Milky white skin, beautiful long eyelashes, silky black/chestnut/blonde hair — what a beautiful girl. Or guy.
If you’ve ever had a discussion about K-pop with someone who isn’t too familiar with the culture, perhaps the question “Are they gay?” has popped out once or twice. And even though I’m sure everyone has heard the idiom, “Don’t judge a book by its cover,” the opinions formed here are most likely based on appearances.
Westerners may develop biases due to the differences in culture, but the same explanation can’t be used as the universal excuse for individuals born and raised in Korea. So what explains the situation when a Korean native asks the same question?
On a recent episode of KBS variety show Hello, CN Blue‘s bassist Lee Jung-shin expressed his frustrations over being judged because of his appearance:
When I first debuted, I sported long hair, and as a new singer, I was quite shy. A senior female singer asked me if I liked boys. That made me sad.
Jung-shin is known for his soft features, thin figure, and low ponytails, flowing bobs, and messy updos, so this isn’t the first time he’s been surrounded by gay rumors. Back in 2012 when CN Blue guested on the SBS program GO Show, he made similar remarks:
I suffered from gay rumors since debut. People even search my name with the word “gay” following it. I think it’s because I had long hair since debut and a lot of people call me “pretty.”
First of all, I’m sure we all understand how Jung-shin felt “sad” due to this rumor. And when bandmate Lee Jong-hyun added on during Hello that the reports made the members feel uncomfortable around Jung-shin, we must sympathize too. Because it’s uncomfortable for straight men to be around gay men. Because, I’m assuming, they’re afraid the latter will develop feelings or try something with them? Poor straight men; it must be intolerable for them to be around so many straight women everyday too.
Back to Jung-shin’s hair. From the bassist’s words on the two shows, it’s clear that a good number of netizens and entertainers alike have similar conceptions in Korea — long hair on a man’s head is a flashing red light indicating that he’s gay.
Jung-shin’s not the only one to have his sexuality questioned by the public because of his appearance. On Google, Nu’est‘s Ren and f(x)‘s Amber have the word “gay” come up next to their names quicker than Jung-shin. And what a coincidence — their top searched keywords also include “girl” for Ren and “boy” for Amber. A long list of other mostly male celebrities experience similar situations on a regular basis as well.
Since the end of the 1990s, the concept of flower boys has undoubted influenced the general opinion of masculinity in Korean and around Asia. Women have expressed more favoritism towards this style of men, so a sizable portion of male K-pop idols have gone down this path. However, most of the time, the hairstyles, styling, and images of celebrities are determined by their companies and not the artists themselves. SM Entertainment reported SHINee‘s Taemin to have wanted long hair to give off a more bohemian look for Sherlock, but we’ll never know if he really made this request personally. Likewise, we shouldn’t judge other celebrities on their looks either.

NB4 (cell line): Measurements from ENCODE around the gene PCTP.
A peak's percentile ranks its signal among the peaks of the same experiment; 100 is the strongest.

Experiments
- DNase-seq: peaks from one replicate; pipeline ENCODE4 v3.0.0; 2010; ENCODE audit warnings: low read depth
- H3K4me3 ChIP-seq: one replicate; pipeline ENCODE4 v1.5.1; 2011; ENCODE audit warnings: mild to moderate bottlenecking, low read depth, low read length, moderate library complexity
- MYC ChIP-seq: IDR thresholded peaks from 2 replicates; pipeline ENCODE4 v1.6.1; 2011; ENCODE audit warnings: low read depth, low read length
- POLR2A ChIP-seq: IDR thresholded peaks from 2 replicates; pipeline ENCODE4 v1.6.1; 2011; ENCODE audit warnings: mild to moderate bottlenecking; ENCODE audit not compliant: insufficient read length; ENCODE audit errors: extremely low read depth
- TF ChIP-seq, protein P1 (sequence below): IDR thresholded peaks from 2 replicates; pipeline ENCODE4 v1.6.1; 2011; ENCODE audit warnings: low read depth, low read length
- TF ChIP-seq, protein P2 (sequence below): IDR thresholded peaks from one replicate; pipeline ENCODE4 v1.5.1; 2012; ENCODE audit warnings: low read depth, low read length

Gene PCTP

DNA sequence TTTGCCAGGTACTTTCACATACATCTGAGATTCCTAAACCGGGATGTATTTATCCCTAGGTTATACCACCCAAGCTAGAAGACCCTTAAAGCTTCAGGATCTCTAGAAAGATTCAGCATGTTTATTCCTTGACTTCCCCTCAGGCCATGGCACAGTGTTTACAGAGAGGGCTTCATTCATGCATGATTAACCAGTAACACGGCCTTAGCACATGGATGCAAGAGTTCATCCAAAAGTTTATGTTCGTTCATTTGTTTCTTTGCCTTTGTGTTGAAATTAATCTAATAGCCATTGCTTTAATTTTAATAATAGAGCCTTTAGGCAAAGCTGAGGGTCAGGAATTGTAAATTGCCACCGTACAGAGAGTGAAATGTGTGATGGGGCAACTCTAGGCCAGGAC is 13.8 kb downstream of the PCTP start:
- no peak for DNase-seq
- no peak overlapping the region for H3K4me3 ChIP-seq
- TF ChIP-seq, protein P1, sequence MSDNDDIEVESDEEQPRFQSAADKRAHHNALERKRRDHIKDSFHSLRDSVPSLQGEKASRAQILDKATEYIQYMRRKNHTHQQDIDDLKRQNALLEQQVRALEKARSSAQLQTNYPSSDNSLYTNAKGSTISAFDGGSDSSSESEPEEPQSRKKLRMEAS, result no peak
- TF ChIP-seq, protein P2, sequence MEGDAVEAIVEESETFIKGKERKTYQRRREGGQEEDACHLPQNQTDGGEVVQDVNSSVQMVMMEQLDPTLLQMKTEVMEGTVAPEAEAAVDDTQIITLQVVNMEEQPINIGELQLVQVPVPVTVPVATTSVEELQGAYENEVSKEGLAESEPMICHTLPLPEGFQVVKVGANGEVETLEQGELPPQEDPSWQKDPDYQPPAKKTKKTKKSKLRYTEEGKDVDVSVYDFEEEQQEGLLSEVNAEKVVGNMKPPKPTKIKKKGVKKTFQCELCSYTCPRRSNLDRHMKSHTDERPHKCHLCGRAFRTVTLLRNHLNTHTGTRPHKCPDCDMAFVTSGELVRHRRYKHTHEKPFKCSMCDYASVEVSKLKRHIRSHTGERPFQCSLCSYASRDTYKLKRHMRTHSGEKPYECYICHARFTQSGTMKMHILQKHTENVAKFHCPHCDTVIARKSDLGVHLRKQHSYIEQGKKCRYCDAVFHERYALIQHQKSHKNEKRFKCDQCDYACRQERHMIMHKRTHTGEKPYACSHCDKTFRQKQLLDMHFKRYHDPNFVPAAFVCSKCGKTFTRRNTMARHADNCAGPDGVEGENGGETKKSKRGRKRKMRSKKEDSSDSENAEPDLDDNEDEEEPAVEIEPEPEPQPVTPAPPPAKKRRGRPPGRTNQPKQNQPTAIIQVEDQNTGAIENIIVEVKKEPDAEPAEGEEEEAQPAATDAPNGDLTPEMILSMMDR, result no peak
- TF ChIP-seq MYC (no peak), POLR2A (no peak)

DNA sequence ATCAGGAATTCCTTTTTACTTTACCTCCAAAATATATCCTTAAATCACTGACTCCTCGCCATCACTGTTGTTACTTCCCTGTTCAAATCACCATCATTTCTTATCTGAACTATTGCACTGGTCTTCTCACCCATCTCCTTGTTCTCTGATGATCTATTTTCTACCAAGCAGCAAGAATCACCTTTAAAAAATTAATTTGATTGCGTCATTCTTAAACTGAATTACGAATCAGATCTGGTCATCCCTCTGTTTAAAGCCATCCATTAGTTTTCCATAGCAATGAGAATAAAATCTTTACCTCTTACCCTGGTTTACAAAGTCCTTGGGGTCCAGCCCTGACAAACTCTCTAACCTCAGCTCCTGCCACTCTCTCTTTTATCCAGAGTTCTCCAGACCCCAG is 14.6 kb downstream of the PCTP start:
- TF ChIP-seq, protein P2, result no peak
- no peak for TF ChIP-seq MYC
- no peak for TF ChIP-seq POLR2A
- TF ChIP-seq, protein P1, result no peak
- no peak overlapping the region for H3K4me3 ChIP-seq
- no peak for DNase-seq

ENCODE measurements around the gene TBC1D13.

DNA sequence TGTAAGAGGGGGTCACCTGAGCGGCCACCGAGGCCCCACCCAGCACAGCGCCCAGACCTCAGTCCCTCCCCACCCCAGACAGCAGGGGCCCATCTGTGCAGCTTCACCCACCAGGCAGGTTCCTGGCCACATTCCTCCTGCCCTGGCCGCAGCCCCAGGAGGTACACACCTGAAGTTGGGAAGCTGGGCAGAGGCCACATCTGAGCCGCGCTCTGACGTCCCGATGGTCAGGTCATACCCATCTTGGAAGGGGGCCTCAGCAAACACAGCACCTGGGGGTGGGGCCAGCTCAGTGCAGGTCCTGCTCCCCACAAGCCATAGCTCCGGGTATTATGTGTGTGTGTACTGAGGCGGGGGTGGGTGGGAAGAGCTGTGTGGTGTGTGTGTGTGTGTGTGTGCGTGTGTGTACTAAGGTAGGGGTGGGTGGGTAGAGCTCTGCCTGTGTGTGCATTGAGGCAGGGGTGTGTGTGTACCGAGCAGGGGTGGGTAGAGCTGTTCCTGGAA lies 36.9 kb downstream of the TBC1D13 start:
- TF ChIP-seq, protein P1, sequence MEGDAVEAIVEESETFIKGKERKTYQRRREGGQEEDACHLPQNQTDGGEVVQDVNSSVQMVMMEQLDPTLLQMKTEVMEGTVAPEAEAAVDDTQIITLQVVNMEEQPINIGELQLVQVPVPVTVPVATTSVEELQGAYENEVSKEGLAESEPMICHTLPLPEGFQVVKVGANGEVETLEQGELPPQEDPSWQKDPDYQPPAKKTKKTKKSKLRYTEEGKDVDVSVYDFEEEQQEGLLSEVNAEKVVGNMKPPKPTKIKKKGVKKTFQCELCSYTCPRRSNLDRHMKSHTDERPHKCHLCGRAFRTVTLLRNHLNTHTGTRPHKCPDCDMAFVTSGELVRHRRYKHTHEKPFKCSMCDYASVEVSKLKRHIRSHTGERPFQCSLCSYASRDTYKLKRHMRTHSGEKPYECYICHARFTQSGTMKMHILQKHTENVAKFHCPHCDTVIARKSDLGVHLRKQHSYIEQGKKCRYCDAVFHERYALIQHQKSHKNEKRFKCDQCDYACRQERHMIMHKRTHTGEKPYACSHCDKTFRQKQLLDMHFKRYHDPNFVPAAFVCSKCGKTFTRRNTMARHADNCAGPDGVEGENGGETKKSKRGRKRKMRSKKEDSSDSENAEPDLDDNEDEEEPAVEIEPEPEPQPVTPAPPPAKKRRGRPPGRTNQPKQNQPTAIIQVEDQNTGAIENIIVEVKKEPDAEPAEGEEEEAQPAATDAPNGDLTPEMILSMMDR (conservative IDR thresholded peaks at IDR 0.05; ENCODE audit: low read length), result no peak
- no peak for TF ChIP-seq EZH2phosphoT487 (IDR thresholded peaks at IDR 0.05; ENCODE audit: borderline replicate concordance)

The Korean film industry has explored homosexuality more in the past twenty years, and has thus added to the stereotypical image of a gay man as well. Although not always the case, a number of characters have been filtered through a feminine light.
As the project that catapulted Lee Jun-ki to fame, critically acclaimed The King and the Clown portrayed the actor’s character as a man who wins the affections of two fellow males. Although long hair was a basic for men of the Joseon dynasty, Lee Jun-ki’s character also wore warm-toned makeup and winged eyeliner. His overall aura and actions were also quite passive, greatly contrasting the relatively more masculine appearances of his two admirers. The success of this movie most likely helped implement into many viewers’ minds the idea that a homosexual relationship between males needs at least one effeminate member.
Similarly, when model Kim Jae-wook played a gay pâtissier in the 2008 film Antique, his character stood out partially due to his long locks. The actor also expressed in an interview how difficult it was to portray his character’s “gay tendencies” naturally, implying the fact that homosexual individuals must be different in some way from heterosexuals.
Consequently, when audiences see for themselves that, onscreen, these stereotypically “different” men are homosexual, it becomes easier to stick with the conception in the real world.
As a counter-example, however, just take a look at the most famous gay celebrity in Korea for the past decade and a half, Hong Seok-cheon. He has no hair at all and his features contrast with Jung-shin’s and Ren’s. Even after a search of “Hong Seok-cheon with hair,” the closest I can get is the man in a Jack Sparrow wig. If we were to purely consider the assumptions used to label Jung-shin as gay, then Hong Seok-cheon would the quite far from this definition.
Of course, it’s completely possible that some of these appearance-based speculations are true. After all, I doubt there are many Korean entertainers would be willing to openly admit their homosexuality knowing the consequences they must face afterwards, so waving them off may be the perfect cover.
Whatever the case, there’s still no need to come to conclusions purely based on the length of a person’s hair. So who wants to fly over to Korea (and stop by a few other places on the way) and spread the word that The Beatles had long hair too?
(Hankyung, Star News, Asiae, Images via Singles, FNC Entertainment, TenAsia)